“The pen has been with us for so many millennia that is seems not just warm, but almost alive, like another finger.”
While I have a favorite pen that glides nicely across the page, balanced by a perfect weightiness, I certainly have no love for the irritating touchscreen keyboard of my phone or the clickty-clack of my laptop keyboard. In fact, my favorite pencil does not betray me by creating errors I never intended! If I jot something in error, it’s my fault and not because the ‘auto-correct’ (Auto-correct, which all the while claims it “knows” how I type, when in fact it does not know what I intend to say!) has a habit of creating rather embarrassing type-o’s!
Is the keyboard or touchscreen the evolution of penmanship? Eek-the thought! Hensher credits Marx with an interesting fact saying he believed civilization’s advance was marked by the fact that humans have opposable thumbs.
“It was impressive (that Marx apparently ‘guessed’) that sooner or later men would invent a way of writing that required only the movement of thumbs.”
Now with my once practiced and even (a little) pretty penmanship disheveled I wonder if it matters. What does one’s handwriting indicate about them today? If you write something in a messy way, is it now excusable because the reader will assume a phone to text or create a voice note was (gasp!) unavailable?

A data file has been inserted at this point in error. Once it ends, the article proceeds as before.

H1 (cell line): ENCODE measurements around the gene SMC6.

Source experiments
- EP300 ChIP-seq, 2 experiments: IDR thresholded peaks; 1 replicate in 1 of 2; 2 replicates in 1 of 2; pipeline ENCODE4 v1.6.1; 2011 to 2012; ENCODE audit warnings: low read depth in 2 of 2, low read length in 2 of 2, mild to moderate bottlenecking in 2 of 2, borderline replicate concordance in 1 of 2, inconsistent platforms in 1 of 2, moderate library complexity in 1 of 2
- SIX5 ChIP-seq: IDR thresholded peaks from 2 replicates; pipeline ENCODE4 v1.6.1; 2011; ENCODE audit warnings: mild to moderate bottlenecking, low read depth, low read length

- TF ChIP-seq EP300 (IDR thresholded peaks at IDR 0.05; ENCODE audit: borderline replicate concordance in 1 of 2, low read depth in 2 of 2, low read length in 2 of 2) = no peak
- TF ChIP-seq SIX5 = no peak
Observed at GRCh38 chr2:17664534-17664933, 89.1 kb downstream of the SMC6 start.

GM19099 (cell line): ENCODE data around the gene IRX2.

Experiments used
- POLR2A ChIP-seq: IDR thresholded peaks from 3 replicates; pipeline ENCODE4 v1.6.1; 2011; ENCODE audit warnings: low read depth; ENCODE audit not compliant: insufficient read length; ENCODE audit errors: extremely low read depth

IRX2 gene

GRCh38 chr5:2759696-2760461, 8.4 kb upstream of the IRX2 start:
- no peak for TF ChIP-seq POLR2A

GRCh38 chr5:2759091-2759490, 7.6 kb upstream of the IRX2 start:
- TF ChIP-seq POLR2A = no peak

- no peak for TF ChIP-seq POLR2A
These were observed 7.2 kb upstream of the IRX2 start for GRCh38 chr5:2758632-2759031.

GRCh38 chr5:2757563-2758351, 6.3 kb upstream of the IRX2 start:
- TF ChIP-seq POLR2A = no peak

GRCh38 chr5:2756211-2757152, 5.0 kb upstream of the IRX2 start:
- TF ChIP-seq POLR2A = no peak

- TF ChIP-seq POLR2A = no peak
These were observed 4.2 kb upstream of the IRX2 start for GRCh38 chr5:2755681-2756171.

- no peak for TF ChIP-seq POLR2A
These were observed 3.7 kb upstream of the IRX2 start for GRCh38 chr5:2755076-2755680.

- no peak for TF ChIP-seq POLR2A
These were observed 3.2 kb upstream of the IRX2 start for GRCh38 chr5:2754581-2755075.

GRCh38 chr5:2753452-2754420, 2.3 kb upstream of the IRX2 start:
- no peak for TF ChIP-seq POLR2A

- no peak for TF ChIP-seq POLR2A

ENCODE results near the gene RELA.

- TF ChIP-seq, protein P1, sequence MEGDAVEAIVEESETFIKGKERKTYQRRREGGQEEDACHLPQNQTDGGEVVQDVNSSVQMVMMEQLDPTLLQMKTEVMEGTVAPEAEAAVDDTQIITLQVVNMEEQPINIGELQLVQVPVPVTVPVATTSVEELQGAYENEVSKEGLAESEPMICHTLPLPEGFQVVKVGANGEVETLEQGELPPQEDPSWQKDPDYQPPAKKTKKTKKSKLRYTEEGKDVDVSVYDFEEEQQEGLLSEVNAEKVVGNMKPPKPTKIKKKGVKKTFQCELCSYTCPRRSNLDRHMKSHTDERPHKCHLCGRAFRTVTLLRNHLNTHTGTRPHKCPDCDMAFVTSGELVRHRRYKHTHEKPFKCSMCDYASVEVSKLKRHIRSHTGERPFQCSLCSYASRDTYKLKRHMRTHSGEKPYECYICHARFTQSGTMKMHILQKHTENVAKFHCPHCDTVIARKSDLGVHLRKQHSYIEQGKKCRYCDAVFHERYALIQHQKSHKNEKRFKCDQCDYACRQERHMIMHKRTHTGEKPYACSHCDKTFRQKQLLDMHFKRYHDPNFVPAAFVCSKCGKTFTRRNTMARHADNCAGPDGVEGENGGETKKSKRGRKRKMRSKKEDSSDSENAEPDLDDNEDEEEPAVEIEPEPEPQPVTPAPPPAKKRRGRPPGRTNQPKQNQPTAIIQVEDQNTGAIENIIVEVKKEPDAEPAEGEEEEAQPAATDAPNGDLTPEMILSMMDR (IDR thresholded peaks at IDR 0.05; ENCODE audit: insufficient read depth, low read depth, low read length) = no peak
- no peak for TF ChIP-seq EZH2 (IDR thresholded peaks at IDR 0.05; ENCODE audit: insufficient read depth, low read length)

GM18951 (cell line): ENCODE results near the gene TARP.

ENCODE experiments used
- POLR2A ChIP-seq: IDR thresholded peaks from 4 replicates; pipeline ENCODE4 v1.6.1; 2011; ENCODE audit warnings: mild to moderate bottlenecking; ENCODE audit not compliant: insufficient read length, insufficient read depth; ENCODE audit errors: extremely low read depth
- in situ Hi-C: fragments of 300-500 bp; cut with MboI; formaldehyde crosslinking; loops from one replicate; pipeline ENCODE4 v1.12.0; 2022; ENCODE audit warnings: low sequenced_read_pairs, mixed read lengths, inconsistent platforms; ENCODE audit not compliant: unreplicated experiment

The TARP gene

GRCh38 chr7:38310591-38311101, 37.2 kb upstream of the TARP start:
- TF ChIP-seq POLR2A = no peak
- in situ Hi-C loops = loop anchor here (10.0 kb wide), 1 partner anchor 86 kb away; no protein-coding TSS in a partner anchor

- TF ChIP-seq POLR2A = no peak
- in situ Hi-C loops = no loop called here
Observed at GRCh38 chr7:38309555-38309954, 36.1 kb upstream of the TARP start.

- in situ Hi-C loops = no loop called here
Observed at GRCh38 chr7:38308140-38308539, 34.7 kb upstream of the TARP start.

“…We have surrendered our handwriting for something more mechanical, less distinctively human, less telling about ourselves…”
I almost feel now an urgent need to correct the handwriting that has fallen into disarray and carelessness. I think I will endeavor to improve while people still read handwritten correspondence lest the need for it fall away completely. I’d rather my last handwritten notes be fetching, not only fastidiously drafted!
Take a look at The Missing Ink. Maybe you should also pen someone a note-it might soon be your last chance!
|Principal, Prosperity Consulting, LLC|
Posted by Prosperity Ag & Energy Resources at 11:16 AM
Wednesday, March 20, 2013
Friday, March 8, 2013
Thank you to Courtney Rude and Indiana Farm Bureau for hosting Sarah as a speaker at your 2013 Spring Conference.
Sarah will be presenting "Financing Your Succession Plan: Grant Programs and Ideas that Can Help" from 2:45-4:00 PM today at the Marriott Indianapolis East.
For the full 2013 Indiana Farm Bureau Spring Conference Agenda click here: http://www.infarmbureau.org/SPRINGCONF/default.aspx
Posted by Prosperity Ag & Energy Resources at 6:57 AM
Friday, March 1, 2013
We are now submitting REAP grants for 2013! Join the Prosperity team and USDA on a free conference call for details and live Q&A. Use the number below to take the call from anywhere!
Free REAP Grant Conference Call
Wednesday, March 6, 2013 @ 4:00 P.M. EST
Conference Dial-in Number: (605) 475-4800
Participant Access Code: 619303#
Call us today to start an application! All applications must be submitted prior to construction and payments on any equipment. An on-site energy audit is also now required for every application. If you have a grain dryer, irrigation or greenhouse project, please contact our office to start the audit process. (317) 996-2777 or by email to firstname.lastname@example.org.
To Your Prosperity,
Posted by Prosperity Ag & Energy Resources at 1:19 PM